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Servicing Trend: Better REO Outsourcing

FEB 11, 2014 3:28pm ET
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Now that many experts are heralding the end of the foreclosure crisis, we are seeing fewer headlines about the shadow inventory that servicers are  holding in their portfolios.

It would seem that these assets are finally living up to their name and moving back into the shadows, but in truth there is still a great deal of REO inventory on the books of the nation's servicers. 

According to CoreLogic's November National Foreclosure Report, servicers are still holding about 1.7 million homes, worth a total of approximately $256 billion. That’s down about a quarter since November 2012, when it was estimated $348 billion worth of homes were still sitting in portfolio.

The good news is that there appears to be a new trend among servicers that sees them taking a more serious and effective approach to disposing of these assets.

Here's what we're seeing:

Servicers are driven to wind down their internal asset management operations in an effort to cut costs now that defaults are falling back to more normal levels.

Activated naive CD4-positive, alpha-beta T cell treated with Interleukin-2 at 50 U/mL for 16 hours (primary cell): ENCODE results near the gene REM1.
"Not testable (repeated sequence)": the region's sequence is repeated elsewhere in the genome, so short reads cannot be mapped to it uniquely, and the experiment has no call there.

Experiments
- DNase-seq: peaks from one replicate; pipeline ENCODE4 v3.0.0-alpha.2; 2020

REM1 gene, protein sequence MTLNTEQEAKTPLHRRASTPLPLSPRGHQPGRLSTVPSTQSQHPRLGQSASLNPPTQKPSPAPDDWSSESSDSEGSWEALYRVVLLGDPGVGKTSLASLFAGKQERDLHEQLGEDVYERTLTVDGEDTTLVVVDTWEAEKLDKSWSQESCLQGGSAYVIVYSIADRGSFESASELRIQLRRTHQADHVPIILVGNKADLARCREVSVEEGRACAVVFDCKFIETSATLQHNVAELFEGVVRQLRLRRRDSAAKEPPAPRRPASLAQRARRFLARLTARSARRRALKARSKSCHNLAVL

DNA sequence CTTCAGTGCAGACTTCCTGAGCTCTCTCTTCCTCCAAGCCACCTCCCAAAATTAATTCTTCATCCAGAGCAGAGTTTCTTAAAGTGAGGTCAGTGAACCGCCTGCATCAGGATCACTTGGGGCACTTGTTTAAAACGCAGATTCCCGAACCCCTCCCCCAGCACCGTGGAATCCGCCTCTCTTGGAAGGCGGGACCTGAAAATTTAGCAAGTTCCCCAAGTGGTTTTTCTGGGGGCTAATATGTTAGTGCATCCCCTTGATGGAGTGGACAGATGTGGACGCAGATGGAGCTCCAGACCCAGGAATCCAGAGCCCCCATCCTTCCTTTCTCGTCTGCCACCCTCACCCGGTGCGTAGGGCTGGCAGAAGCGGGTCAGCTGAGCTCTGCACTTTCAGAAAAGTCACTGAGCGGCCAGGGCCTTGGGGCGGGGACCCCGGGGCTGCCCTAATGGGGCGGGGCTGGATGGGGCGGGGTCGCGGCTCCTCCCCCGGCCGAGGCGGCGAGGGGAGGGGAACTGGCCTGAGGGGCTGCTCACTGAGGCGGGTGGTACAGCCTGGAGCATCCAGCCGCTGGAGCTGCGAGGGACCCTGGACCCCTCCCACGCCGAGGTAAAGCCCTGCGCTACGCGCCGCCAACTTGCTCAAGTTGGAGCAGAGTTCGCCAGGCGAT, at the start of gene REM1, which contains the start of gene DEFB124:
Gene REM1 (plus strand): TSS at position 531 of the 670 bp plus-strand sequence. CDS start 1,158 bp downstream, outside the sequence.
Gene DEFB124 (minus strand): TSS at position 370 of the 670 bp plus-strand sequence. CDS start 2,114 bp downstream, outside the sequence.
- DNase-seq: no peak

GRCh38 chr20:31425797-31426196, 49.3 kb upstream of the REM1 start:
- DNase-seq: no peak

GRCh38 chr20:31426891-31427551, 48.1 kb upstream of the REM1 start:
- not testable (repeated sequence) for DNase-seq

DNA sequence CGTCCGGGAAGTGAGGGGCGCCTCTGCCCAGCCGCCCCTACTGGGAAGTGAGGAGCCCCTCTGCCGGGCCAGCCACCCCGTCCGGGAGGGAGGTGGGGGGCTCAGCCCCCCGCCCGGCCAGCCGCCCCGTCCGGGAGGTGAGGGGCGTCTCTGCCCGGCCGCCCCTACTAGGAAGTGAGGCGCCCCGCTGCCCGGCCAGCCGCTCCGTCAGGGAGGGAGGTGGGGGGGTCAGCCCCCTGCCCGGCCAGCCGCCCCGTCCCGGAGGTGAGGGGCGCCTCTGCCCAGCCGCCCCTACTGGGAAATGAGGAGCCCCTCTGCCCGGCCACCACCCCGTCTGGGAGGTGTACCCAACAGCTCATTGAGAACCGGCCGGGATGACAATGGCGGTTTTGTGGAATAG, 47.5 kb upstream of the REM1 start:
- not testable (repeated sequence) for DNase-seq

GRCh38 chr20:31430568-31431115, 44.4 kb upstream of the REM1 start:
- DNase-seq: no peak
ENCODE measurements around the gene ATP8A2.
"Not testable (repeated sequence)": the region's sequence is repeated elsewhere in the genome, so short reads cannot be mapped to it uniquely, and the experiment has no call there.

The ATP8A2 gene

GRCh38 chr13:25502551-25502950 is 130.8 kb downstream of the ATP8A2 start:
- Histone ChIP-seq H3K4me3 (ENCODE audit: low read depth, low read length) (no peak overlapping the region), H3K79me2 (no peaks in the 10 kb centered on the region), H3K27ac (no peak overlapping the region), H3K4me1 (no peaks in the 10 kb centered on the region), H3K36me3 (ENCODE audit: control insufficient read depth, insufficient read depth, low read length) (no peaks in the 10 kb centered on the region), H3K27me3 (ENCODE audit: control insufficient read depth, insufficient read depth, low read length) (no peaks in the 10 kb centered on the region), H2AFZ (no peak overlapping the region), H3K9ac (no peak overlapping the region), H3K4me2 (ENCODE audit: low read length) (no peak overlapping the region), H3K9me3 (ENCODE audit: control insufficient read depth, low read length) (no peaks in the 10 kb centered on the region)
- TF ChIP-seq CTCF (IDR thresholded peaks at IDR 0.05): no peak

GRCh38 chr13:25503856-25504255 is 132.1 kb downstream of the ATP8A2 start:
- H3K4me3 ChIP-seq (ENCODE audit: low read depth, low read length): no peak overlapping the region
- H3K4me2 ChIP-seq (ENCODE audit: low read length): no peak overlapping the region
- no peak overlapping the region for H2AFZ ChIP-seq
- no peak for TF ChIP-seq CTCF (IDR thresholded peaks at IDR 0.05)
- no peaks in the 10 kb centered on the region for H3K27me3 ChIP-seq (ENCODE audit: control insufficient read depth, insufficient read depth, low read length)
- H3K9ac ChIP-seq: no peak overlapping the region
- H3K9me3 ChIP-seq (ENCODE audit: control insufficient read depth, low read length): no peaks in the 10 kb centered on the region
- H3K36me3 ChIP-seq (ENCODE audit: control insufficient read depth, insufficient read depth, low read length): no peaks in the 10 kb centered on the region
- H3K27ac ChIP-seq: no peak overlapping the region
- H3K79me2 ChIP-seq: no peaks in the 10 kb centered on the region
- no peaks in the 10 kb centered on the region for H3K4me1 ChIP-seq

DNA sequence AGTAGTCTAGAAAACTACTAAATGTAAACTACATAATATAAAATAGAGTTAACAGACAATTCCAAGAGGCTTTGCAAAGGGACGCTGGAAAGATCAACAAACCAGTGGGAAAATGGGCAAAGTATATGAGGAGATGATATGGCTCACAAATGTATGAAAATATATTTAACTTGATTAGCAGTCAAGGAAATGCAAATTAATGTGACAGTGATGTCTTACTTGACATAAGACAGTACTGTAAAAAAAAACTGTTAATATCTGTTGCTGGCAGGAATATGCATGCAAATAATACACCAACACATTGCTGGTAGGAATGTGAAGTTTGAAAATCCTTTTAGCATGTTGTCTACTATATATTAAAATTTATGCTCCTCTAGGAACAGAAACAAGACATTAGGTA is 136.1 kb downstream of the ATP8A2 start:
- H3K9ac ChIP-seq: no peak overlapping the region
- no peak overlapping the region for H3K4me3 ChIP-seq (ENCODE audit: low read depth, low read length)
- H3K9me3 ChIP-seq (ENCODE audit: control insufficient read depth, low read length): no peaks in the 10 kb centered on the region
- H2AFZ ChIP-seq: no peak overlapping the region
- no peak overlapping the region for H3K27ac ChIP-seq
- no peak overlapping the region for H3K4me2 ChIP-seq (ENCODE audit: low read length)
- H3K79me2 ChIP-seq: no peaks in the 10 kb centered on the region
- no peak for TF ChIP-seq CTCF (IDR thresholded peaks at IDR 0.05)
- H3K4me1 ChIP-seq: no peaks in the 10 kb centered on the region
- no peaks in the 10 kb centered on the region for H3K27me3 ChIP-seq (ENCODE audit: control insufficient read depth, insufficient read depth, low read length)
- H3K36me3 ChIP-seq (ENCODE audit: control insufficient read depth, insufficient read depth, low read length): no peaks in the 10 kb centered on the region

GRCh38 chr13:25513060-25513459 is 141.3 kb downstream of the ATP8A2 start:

But with so much REO still in portfolio, many of the servicers we’re working with today are sending more of this business to outside vendors. In the process they are raising the standards they use to judge these operations. The result has been a trend toward moving these properties back into the market as expediently as reasonably possible.

By employing the right strategies, these servicers are holding down both disposition costs and loss severity.

As you might expect, the first step for many of these servicers is to determine what portion of this work can be outsourced most effectively. Then secure relationships with outside experts who have both the bandwidth and the expertise to take on dealing with their distressed inventory.

We're seeing more due diligence on the part of servicers, possibly due to increased compliance concerns and the need to find experienced partners.

At the height of the crash, there were many smaller firms that entered the asset management business to capitalize on the influx of business. Unfortunately, many of these firms performed poorly. Had they been more effective, there would be less shadow inventory still sitting on the books.